Florida Schools’ New Slavery, Race History Lessons Are ‘Inaccurate, Scary,’ Advocates Warn

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By Giselle Balido

July 20, 2023

These include the idea that slaves developed skills that “could be applied for their personal benefit,” among other notions that teachers and Democratic state lawmakers are calling “a big step backwards” and a “disservice to Florida’s students.”


The Florida State Board of Education on Wednesday unanimously approved new academic standards for instruction about African American history that critics are saying is “inaccurate and scary.”

The new standards include the notion that slaves developed skills that “could be applied for their personal benefit,” and that “acts of violence” were perpetrated by African Americans in addition to acts of violence against them.

“The standards and guidelines approved today by [Gov. Ron DeSantis’] appointees on the State Board of Education are the latest instance of this administration undermining public education,” Florida Sen. Shevrin Jones (D-Miami Gardens) said in a statement immediately following the decision.

The changes to the African American history curriculum follow a controversial 2022 law that Gov. DeSantis dubbed the “Stop Wrongs to Our Kids and Employees Act,” or “Stop WOKE Act.” 

But although that law required that instruction “celebrate the inspirational stories of African Americans who prospered, even in the most difficult circumstances,” critics say the curriculum is incomplete, and students should be allowed to learn the “full truth” of American history.


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In fact, the Florida Education Association, the state’s largest teachers’ union, called the new standards –which are designed to guide lessons from kindergarten through high school–a “big step backward” for the state and a “disservice” to Florida’s students.

“Only Half the Story”

During a meeting Wednesday in Orlando, teachers and Democratic state lawmakers asked the board to table the standards to allow for changes.

“These new standards present only half the story and half the truth,” said Carol Cleaver, an Escambia County science teacher. “When we name political figures who worked to end slavery but leave anyone who worked to keep slavery legal nameless, kids are forced to fill in the blanks for themselves.”

Opponents are also concerned at teaching the notion that “slaves developed skills which, in some instances, could be applied for their personal benefit,.” as it could be used as a way to excuse or even justify slavery to some.

“It’s inaccurate and a scary standard for us to establish in our educational curriculum,” Rep. Anna Eskamani, D-Orlando, pointed out. 

For her part, Democratic State Sen. Geraldine Thompson cited part of the high-school standards that require instruction that “includes acts of violence perpetrated against and by African Americans but is not limited to 1906 Atlanta Race Riot, 1919 Washington, D.C. Race Riot, 1920 Ocoee Massacre, 1921 Tulsa Massacre and the 1923 Rosewood Massacre.”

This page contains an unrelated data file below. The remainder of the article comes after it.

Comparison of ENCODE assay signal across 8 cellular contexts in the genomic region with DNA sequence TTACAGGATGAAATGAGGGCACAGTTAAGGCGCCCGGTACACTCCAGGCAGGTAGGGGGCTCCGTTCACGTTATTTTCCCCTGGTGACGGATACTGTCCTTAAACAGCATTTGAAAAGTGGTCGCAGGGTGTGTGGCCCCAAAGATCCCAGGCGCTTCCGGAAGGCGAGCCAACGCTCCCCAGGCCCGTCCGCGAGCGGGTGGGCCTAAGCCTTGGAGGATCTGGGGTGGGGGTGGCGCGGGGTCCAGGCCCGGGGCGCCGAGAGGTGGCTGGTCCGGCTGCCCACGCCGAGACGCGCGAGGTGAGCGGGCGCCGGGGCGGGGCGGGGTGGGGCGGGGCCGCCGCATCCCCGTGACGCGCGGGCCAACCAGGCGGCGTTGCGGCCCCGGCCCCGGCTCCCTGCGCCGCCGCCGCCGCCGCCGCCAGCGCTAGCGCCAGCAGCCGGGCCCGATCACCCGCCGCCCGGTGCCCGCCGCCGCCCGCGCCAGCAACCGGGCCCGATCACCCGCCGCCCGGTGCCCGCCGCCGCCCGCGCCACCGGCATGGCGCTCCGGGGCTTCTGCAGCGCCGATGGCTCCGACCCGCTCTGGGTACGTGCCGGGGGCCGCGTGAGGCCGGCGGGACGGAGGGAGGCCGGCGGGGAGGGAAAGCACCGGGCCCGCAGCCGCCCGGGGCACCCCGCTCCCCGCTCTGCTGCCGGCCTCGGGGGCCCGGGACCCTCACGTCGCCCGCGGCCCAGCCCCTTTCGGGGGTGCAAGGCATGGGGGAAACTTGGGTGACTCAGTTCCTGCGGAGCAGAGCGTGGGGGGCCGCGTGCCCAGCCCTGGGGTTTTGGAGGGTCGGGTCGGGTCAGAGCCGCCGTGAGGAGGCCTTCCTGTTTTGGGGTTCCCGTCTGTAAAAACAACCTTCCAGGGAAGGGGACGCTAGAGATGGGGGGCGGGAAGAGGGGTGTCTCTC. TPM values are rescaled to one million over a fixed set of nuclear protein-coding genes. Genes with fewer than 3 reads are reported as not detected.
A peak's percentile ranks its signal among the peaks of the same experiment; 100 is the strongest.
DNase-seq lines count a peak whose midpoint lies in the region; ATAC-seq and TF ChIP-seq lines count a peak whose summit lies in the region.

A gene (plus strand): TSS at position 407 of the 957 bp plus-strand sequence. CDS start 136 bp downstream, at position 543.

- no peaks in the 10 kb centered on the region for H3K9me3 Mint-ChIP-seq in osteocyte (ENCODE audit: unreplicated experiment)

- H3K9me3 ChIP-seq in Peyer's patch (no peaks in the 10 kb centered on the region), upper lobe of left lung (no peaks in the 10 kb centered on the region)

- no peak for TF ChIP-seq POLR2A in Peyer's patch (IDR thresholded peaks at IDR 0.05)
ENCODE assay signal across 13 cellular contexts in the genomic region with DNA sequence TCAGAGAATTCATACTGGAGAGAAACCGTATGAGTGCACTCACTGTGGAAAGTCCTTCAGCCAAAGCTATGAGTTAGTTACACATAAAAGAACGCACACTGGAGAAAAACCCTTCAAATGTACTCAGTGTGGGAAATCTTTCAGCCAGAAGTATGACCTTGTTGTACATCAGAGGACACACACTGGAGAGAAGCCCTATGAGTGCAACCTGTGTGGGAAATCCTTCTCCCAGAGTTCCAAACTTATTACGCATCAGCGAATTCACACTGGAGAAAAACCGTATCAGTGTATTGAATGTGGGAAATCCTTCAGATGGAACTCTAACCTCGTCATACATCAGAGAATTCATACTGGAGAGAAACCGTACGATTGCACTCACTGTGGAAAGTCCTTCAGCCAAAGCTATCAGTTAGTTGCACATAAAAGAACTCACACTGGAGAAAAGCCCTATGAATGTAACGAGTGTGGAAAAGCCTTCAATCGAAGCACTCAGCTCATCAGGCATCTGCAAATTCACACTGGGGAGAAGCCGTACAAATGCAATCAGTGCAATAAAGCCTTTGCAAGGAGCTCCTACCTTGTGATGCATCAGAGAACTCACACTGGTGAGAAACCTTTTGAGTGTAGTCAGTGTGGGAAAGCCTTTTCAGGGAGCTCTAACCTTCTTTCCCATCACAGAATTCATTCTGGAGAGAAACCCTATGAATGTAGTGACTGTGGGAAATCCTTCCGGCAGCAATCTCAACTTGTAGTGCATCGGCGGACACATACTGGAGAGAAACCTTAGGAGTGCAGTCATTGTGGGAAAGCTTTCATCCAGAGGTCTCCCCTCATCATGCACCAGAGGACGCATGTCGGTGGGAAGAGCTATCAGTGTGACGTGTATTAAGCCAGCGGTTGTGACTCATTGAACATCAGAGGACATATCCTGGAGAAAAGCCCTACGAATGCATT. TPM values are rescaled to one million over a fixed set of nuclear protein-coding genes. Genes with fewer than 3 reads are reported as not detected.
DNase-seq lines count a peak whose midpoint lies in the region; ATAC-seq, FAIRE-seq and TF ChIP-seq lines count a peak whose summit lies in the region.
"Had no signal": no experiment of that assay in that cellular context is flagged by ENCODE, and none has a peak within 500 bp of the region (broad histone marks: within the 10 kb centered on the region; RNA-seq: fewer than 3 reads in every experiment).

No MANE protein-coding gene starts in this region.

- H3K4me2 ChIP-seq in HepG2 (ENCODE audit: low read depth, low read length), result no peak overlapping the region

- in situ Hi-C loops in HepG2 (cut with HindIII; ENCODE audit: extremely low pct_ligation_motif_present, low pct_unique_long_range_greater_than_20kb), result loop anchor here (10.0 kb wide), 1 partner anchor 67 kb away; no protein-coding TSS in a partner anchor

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“When you look at the history currently, it suggests that the massacre was sparked by violence from African Americans. That’s blaming the victim. When in fact, it was other individuals who came into the Black community and killed individuals, burned homes and schools and lodges,” said Thompson, whose Senate district includes Ocoee, where Black people were killed on election day in 1920 by a mob of white residents after Moses Norman, an African American resident, was denied the right to vote.

“Policies That Will Harm Floridians for Years”

Education Commissioner Manny Diaz Jr. defended the standards, claiming that “we go into some of the tougher subjects, all the way into the beginnings of the slave trade, Jim Crow laws, the civil-rights movement and everything that occurred throughout our history.” 

But opponents of the measures are pushing back against what Sen. Jones calls “draconian, dangerous policies that will harm Floridians for years to come.”

“Our children deserve nothing less than truth, justice, and the equity our ancestors shed blood, sweat, and tears for,” Derrick Johnson, president and CEO of the NAACP, said in a statement. “It is imperative that we understand that the horrors of slavery and Jim Crow were a violation of human rights and represent the darkest period in American history.”


  • Giselle Balido

    Giselle is Floricua's political correspondent. She writes about the economy, environmental and social justice, and all things Latino. A published author, Giselle was born in Havana and grew up in New Jersey and Miami. She is passionate about equality, books, and cats.



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